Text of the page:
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by Will Bagley. Published by University of Oklahoma Press.
Emigrating from Arkansas to California in September, 1857, a train of wagons had the misfortune to pass through the Utah Territory during a time of violence and heightened tension between the Territorial government (under Brigham Young) and the United States government (under President Buchanan, who was determined to replace Young). The result was the massacre of around 120 men, women, and children - many being killed only after surrendering on the promise of safe conduct. But what really happened and why?
This issue has been a real strain on the Mormon church and its relations with outsiders for more than a hundred years. Until now, there has been one book which might be called "definitive," exploring as many aspects of the events and evidence as possible: Juanita Brooks' The Mountain Meadows Massacre, published in 1950. In 2002, Will Bagley published a new account which is not designed to replace, but rather expands upon Brooks' work by incorporating unpublished diaries, letters and other documents which she did not have at the time.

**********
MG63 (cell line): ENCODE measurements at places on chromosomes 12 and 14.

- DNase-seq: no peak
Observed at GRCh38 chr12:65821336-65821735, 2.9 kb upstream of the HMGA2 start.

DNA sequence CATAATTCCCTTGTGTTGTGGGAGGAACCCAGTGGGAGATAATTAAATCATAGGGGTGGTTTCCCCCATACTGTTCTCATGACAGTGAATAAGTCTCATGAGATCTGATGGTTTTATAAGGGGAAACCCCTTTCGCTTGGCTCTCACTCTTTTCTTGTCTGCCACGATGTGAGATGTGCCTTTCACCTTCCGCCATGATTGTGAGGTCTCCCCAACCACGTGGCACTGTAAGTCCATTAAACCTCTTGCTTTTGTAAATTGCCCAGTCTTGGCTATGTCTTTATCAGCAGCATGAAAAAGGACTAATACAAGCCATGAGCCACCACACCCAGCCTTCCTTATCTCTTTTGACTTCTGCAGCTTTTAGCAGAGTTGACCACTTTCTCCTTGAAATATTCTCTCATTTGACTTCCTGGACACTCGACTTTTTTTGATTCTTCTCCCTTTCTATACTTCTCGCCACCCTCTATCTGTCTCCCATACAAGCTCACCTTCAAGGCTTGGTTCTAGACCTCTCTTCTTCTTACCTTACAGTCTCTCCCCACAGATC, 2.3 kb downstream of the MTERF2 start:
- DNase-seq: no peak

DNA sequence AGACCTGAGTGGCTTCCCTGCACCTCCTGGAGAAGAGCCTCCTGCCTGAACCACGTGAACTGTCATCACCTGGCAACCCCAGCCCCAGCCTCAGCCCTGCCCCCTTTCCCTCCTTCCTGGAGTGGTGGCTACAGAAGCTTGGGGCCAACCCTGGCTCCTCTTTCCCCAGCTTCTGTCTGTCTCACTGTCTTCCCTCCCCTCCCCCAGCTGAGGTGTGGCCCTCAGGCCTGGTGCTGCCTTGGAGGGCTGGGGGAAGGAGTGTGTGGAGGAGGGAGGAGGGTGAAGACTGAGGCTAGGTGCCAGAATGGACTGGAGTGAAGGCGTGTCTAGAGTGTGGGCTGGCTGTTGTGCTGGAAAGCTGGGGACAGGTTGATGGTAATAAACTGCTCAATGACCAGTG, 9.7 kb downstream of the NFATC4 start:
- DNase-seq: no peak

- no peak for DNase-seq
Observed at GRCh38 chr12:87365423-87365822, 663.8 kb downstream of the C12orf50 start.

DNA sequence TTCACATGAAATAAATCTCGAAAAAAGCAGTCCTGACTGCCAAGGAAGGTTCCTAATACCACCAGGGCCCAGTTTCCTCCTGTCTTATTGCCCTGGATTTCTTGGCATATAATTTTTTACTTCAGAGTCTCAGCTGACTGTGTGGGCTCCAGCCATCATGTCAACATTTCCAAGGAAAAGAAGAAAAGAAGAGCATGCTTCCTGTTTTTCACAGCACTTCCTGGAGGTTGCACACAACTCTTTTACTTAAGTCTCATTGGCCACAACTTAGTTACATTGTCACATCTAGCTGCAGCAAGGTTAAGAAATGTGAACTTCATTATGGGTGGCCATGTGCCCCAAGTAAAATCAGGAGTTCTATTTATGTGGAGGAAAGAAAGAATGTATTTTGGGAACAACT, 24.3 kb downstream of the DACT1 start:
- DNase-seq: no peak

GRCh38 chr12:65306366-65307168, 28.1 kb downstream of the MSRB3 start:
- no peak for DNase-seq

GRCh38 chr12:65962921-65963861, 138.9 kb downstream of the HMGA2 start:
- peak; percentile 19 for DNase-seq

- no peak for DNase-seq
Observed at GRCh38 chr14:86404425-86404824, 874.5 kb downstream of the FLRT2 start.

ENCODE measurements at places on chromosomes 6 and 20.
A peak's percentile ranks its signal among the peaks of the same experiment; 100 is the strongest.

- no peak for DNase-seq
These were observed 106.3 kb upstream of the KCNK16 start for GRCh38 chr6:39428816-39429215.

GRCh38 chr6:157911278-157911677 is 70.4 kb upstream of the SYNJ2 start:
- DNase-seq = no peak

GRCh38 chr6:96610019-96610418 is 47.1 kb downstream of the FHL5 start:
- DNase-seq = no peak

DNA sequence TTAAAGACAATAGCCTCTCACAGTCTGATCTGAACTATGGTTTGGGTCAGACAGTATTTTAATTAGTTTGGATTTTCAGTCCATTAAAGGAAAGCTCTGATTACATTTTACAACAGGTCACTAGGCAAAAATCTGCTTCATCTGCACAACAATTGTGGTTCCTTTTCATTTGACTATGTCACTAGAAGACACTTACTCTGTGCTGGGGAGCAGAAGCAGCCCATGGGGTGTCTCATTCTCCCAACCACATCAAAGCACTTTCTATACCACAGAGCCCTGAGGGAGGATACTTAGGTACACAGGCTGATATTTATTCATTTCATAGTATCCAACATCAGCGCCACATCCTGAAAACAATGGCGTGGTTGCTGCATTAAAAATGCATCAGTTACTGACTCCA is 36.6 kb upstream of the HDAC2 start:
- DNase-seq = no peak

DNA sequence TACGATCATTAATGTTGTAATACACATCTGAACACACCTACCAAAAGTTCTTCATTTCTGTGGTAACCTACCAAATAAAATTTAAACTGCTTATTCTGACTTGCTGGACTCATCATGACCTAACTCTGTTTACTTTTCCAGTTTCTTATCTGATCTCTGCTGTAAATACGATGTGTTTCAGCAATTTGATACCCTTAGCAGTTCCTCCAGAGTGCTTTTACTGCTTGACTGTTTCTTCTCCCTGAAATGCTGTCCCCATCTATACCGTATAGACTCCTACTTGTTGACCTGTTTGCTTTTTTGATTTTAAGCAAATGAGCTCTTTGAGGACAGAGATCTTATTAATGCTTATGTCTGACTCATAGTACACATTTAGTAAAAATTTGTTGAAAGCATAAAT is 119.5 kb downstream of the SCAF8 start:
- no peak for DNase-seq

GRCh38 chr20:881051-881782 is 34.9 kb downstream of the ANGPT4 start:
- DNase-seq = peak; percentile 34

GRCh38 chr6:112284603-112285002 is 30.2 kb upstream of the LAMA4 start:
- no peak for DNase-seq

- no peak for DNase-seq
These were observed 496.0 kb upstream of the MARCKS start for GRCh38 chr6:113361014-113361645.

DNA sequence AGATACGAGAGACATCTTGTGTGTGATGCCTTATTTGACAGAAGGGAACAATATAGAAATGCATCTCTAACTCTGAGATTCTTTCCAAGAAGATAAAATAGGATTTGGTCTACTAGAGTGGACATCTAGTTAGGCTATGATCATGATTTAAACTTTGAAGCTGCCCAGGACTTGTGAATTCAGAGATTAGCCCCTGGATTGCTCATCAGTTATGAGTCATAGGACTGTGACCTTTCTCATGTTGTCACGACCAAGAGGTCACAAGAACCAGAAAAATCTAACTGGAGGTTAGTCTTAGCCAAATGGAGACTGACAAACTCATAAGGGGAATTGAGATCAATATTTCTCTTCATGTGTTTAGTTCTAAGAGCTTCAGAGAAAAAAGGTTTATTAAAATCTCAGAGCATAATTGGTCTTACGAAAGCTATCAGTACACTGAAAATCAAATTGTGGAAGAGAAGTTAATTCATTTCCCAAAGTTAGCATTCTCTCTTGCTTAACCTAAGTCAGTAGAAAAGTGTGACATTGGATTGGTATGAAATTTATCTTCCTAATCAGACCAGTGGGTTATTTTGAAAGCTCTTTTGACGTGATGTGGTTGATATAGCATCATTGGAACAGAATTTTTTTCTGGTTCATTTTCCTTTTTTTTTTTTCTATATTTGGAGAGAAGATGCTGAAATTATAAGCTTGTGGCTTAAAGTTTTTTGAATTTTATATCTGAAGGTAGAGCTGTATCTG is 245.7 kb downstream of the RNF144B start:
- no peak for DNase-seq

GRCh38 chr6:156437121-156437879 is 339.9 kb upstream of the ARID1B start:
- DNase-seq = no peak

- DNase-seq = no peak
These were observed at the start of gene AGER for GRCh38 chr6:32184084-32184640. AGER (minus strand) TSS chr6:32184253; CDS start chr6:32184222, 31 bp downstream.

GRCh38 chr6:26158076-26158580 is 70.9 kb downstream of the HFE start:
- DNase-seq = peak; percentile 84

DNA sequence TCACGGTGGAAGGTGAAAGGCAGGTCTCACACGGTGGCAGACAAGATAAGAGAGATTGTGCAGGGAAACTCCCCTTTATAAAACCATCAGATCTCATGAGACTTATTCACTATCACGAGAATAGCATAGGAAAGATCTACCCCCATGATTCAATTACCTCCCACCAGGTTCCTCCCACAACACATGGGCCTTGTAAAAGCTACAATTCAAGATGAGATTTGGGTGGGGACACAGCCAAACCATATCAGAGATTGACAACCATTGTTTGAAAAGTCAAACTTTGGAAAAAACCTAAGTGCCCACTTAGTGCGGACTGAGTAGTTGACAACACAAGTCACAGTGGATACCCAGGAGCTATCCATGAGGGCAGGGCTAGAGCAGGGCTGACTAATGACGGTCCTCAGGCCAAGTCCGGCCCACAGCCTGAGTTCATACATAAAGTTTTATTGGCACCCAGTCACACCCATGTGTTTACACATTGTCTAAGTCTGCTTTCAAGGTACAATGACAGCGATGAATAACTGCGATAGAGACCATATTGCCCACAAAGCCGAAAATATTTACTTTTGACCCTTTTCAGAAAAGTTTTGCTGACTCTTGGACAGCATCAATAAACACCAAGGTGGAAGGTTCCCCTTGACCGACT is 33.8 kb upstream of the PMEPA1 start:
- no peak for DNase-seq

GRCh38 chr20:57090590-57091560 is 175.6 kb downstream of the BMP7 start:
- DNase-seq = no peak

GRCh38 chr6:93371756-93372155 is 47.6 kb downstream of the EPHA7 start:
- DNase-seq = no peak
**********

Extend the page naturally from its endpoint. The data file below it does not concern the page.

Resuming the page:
Bagley, a columnist for the Salt Lake Tribune, provides readers of Blood of the Prophets with fascinating new material, such as accounts from Paiute Indians who participated in the attack, recollections from some of the young children who survived and were adopted into Mormon homes, and even more interestingly, accounts from Mormon objectors who refused to cooperate in the attack or the later cover-up.